Sleep-related violence has traditionally been considered a rare problem. However, a recent survey by Ohayon and associates suggests that although the problem is not common, it still appears to be more widespread than originally thought.1 The concurrent recording of brain electrical activity and physiologic functions has been the mainstay of sleep studies during the past four decades of solid scientific research on sleep and dreaming. Despite the available means to study sleep-associated violence, it has only recently received significant attention. This recent work delving into the interconnections between sleep and violence may be of great relevance to the practice of forensic psychiatry.2-4
For the purposes of this column, we define sleep-induced violence as aggressive behavior arising out of disturbance or dysfunction during the sleep state that results in the physical harm of people or destruction of objects in the physical environment. There are two primary states of human consciousness, sleep and wakefulness. The sleep state can be further divided into rapid eye movement (REM) and non-REM states.
The recent attempts to develop a classification scheme of sleep-associated violence underscores the embryonic nature of research into sleep-associated violence.5,6 For example, Mahowald and colleagues have classified sleep-associated violence into the following categories: 1) night terrors and sleepwalking; 2) nocturnal seizures; 3) sleep drunkenness; 4) psychogenic dissociative states; and 5) REM sleep-behavior disorder.6 Of these five types, REM sleep-behavior disorder (RBD) represents a relatively new addition to the violence associated sleep states. In RBD the affected person may manifest REM period violence that is related to dream enactment .6,7
The other four types have a longer history, two of which will be mentioned here. There are well-documented causes of sleep-related violence due to night terrors and sleep walking, hypothesized to be linked to incomplete arousal from non-REM sleep.8 Possible etiologies are pharmacologic, including prescribed medications, alcohol, and other recreational drugs,8,9 as well as psychosocial stress. 2 Sleepwalking behavior that has been associated with violence may respond to anticonvulsant medication.6
Sleep drunkenness can occur during the transition between sleep and wakefulness.5,6 It is characterized as "a disturbance of consciousness occurring on sudden arousal from sleep, characterized by confusion, disorientation and a misinterpretation of reality." 5 Such loss of reality testing can lead to serious aggression, including homicidal behavior.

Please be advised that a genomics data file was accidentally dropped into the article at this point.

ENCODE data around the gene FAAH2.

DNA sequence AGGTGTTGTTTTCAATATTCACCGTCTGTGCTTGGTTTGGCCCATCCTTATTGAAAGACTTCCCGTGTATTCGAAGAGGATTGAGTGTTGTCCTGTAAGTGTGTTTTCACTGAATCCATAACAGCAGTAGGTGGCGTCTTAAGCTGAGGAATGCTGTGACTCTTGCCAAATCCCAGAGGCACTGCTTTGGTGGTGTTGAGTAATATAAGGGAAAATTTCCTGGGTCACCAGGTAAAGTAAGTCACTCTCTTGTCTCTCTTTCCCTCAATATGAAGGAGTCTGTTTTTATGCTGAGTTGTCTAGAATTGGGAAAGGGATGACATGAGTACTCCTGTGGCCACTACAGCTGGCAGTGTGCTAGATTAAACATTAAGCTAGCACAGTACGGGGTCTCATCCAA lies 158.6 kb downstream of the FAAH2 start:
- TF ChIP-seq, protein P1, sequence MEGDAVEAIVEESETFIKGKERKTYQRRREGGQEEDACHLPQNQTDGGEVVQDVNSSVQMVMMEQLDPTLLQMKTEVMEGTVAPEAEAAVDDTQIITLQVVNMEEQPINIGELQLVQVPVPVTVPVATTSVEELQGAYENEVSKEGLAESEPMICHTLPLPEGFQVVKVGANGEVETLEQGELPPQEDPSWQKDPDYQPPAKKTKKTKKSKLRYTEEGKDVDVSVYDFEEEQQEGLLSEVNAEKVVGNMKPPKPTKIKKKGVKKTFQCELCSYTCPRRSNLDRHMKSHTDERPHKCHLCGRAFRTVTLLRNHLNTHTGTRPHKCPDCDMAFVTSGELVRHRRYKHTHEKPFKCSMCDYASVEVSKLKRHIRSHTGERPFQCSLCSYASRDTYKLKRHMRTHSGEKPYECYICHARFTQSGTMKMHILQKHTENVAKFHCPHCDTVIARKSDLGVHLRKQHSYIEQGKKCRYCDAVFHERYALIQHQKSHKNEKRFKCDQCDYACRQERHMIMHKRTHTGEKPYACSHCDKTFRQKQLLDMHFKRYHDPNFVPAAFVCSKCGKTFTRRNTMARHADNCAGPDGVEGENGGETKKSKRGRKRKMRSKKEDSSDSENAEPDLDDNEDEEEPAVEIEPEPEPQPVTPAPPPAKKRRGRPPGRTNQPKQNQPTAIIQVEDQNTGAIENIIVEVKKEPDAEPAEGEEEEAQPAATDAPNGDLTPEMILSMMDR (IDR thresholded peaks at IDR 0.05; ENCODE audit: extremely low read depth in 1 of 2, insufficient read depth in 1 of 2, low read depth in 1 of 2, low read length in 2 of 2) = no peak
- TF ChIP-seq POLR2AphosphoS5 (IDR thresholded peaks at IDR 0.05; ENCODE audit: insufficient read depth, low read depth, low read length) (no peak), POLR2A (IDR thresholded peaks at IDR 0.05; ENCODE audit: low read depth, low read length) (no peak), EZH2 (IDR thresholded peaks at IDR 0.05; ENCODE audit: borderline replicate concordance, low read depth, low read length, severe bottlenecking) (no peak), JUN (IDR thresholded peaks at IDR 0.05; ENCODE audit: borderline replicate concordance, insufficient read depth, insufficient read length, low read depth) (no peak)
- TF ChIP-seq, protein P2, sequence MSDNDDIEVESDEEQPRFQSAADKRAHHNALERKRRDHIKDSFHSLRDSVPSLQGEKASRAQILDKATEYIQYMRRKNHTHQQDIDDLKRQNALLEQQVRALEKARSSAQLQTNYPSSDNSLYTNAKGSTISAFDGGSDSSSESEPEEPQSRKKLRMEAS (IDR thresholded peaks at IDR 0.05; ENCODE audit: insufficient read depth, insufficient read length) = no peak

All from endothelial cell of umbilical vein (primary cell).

Competent evaluation of sleep-related violence should start with a sophisticated level of expertise in the technical aspects of sleep medicine.6,10 Because sleep disorders are likely to be influenced by psychosocial factors in varying degrees, a comprehensive forensic psychiatric assessment of an individual with a sleep disorder and violence should follow a biopsychosocial-legal approach. In particular, questions of criminal responsibility, including insanity or unconsciousness, may hinge on the complex interplay between a sleep disorder and violent behavior.
1. Ohayon MM, Caulet M, Priest RG: Violent behavior during sleep. J Clin Psychiatry 1997; 58:369-376.
2. Broughton RJ, Shimizu T: Sleep-related violence: a medical and forensic challenge. Sleep 1995; 18:727-730.
3. Kryger M: Sleep medicine and the law. Sleep 1995; 18:721-723.
4. Guilleminault C, Leger D, Philip P, Ohayon MM: Nocturnal wandering and violence: review of sleep clinic population. J Forensic Sci 1998; 43:158-163.
5. Howard C, d'Orban PT: Violence in sleep: medico-legal issues and two case reports. Psychol Med 1987; 17:915-925.
6. Mahowald MW, Bundlie SR, Hurwitz TD, Schenck CH: Sleep violence--forensic science implications: polygraphic and video documentation. J Forensic Sci 1990; 35:413-432.
7. Mahowald MW, Schenck CH: REM sleep behavior disorder, in Principles and Practice of Sleep Medicine. Edited by Kryger M, Dement W, Roth T. Philadelphia: W.B. Saunders, 1989:289-301.
8. Kavey NB, Whyte J, Resor SR, Gidro-Frank S: Somnabulism in adults. Neurology 1990; 40:749-752.
9. Lemoine P, Lamothe P, Ohayon MM: Violence, sleep and benzodiazepines. Am J Forensic Psychiatry 1997; 18:17-26.
10. Mahowald MW, Schenck CH: Complex behavior arising during the sleep period: forensic science implications. Sleep 1995; 18:724-727.